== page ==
Issue: Under Massachusetts law, is the sharpness of a flue collar a fact that would be within the common knowledge of a jury, such that expert testimony will not be needed on that issue at a trial, or is expert testimony required?
|Area of Law:||Litigation & Procedure, Personal Injury & Negligence|
|Keywords:||Expert testimony; Products liability case; Defective nature of the product|
|Cited Cases:||2 Mass. App. Ct. 641; 328 N.E.2d 873; 630 N.E.2d 291; 489 N.E.2d 214; 377 N.E.2d 954; 516 N.E.2d 1171; 434 N.E.2d 688; 7 Mass. App. Ct. 813; 39 N.E. 787; 390 N.E.2d 1133; 13 Mass. App. Ct. 504; 318 N.E.2d 623|
In a products liability case, expert testimony that a product was or was not defective, dangerous or unreasonably dangerous is admissible even when that is the ultimate issue in the case. Uloth v. City Tank Corp., 376 Mass. 874, 884, 384 N.E.2d 1188, 1194 (1978). In fact, in design defect cases that involve technical or scientific issues that cannot be fully understood by the average juror without expert assistance, expert testimony about the defective nature of the product is an indispensable element of the plaintiff’s case, and the lack of such evidence may result in a directed verdict for the manufacturer. See, e.g., Gynan v. Jeep Corp., 13 Mass. App. Ct. 504, 434 N.E.2d 688 (1982). In other cases, however, the manufacturer’s breach of duty may be found by the jury’s evaluation of the evidence based on common knowledge, without the benefit of expert testimony on the issue. See, e.g., Smith v. Ariens Co., 375 Mass. 620, 377 N.E.2d 954 (1978).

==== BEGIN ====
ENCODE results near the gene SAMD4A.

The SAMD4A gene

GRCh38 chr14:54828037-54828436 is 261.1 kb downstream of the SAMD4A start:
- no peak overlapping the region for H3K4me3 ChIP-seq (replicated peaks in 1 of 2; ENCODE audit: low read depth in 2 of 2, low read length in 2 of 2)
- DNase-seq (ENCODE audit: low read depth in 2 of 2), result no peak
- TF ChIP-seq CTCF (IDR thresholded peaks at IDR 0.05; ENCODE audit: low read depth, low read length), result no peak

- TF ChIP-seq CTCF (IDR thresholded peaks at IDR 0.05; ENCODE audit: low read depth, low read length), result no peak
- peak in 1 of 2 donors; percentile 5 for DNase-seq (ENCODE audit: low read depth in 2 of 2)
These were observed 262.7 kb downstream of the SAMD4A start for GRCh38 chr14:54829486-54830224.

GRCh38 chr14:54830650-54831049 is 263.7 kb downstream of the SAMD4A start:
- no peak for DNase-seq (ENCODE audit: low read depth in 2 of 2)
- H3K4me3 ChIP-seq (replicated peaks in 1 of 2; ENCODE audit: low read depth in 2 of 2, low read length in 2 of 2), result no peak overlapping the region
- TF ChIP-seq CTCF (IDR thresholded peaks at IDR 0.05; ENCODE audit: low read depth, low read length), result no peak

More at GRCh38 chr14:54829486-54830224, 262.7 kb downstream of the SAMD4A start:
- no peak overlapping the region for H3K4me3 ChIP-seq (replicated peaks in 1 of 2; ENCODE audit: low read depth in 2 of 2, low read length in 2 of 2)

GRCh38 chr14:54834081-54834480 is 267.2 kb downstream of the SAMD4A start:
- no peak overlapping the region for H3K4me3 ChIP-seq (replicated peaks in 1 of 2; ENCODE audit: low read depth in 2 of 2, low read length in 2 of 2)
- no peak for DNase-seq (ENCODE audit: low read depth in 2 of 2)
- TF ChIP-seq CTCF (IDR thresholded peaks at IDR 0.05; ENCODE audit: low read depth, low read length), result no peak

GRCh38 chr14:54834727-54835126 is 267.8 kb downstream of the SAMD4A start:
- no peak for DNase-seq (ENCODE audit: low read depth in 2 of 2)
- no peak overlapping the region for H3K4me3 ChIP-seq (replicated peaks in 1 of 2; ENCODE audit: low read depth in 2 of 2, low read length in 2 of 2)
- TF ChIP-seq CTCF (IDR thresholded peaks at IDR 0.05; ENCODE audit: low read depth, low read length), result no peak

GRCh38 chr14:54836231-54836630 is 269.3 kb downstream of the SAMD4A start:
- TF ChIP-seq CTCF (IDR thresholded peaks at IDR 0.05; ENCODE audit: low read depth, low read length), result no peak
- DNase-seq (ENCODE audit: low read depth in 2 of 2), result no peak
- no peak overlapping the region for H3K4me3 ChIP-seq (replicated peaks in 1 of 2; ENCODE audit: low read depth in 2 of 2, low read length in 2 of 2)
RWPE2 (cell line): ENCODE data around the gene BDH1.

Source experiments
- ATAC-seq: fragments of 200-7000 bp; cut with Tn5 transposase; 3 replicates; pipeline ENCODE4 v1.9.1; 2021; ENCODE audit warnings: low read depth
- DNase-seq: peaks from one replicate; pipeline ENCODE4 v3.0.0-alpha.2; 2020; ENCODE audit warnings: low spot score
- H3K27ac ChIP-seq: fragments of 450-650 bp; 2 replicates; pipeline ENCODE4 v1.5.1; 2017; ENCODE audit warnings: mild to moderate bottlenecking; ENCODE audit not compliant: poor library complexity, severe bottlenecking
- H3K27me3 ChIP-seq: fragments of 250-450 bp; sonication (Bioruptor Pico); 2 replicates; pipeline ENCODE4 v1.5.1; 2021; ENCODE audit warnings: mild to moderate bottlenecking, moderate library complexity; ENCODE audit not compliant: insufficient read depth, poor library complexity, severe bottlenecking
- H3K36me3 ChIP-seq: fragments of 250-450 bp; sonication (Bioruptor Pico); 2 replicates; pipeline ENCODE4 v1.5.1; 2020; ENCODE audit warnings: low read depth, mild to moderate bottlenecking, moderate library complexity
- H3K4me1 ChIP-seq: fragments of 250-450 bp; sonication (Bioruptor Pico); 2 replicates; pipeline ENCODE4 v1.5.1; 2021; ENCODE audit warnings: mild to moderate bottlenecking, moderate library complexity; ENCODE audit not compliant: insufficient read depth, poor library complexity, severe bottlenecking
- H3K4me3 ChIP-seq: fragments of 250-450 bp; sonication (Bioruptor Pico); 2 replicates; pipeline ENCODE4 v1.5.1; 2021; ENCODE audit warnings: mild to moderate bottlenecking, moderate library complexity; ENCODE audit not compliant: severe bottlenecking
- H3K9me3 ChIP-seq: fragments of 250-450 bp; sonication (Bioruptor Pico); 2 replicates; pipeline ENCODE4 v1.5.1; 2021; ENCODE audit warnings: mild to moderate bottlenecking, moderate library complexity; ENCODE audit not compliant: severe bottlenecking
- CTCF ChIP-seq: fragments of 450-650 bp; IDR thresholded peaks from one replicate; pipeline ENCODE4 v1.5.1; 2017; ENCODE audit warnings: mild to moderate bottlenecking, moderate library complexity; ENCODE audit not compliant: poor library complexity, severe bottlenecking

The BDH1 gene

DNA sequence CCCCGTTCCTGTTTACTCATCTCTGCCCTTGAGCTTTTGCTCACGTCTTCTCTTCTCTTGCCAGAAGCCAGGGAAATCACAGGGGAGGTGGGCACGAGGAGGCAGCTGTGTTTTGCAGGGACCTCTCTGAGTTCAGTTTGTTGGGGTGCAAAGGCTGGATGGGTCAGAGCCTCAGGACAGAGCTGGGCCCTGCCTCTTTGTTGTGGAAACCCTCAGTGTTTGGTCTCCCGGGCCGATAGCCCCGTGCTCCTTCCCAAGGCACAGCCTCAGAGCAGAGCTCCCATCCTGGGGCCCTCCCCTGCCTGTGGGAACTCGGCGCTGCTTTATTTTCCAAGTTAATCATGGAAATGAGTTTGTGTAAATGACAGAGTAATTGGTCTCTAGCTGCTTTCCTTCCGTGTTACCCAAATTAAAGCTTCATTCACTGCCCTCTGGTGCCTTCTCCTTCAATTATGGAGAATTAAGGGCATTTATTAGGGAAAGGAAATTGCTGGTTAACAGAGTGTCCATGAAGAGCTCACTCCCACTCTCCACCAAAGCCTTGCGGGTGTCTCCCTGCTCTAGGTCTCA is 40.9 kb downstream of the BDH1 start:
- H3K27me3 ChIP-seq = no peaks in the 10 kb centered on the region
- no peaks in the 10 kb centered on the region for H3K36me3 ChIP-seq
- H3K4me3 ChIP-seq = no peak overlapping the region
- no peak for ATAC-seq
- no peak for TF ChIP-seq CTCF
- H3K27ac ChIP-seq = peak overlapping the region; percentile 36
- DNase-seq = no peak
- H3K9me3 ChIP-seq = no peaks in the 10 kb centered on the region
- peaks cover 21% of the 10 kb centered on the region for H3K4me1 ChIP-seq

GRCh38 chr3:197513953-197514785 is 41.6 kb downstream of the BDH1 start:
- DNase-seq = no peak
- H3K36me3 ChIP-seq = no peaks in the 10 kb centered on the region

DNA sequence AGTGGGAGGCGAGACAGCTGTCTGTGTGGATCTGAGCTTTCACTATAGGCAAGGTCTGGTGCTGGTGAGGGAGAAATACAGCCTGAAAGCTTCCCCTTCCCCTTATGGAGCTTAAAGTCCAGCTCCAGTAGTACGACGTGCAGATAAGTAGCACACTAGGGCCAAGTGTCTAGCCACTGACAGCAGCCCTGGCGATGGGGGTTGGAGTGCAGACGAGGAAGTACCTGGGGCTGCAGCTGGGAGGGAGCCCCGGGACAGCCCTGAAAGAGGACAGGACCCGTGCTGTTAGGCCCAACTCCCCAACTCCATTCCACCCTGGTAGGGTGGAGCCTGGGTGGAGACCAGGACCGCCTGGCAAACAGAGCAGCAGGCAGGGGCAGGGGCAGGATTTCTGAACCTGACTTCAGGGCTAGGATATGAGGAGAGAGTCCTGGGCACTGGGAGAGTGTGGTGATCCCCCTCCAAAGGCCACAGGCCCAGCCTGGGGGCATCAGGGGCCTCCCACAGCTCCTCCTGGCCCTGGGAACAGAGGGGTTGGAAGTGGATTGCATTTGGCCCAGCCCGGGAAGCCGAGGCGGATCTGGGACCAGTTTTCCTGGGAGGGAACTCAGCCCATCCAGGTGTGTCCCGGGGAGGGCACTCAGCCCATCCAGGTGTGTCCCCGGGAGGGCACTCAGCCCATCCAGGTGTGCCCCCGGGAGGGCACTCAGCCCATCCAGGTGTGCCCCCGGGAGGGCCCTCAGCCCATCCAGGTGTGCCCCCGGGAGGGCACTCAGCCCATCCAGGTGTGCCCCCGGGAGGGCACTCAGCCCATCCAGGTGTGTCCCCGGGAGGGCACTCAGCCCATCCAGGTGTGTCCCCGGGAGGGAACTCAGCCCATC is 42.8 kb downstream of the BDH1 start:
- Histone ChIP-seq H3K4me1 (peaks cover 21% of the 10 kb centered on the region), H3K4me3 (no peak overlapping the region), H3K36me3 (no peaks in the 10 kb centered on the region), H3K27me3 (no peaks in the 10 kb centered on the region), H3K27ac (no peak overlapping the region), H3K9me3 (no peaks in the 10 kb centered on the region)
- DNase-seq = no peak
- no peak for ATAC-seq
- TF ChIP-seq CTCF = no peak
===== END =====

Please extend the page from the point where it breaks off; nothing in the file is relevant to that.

In the often-cited case of Smith v. Ariens Co., 375 Mass. 620, 377 N.E.2d 954 (1978), the defendant snowmobile manufacturer argued that the plaintiff had failed to present sufficient evidence to establish a breach of the defendant’s duty to design its snowmobiles so as to avoid unreasonable risks of injury in a collision, because the plaintiff did not introduce any expert testimony on the issue of whether the snowmobile was negligently designed. Id. at 625, 377 […]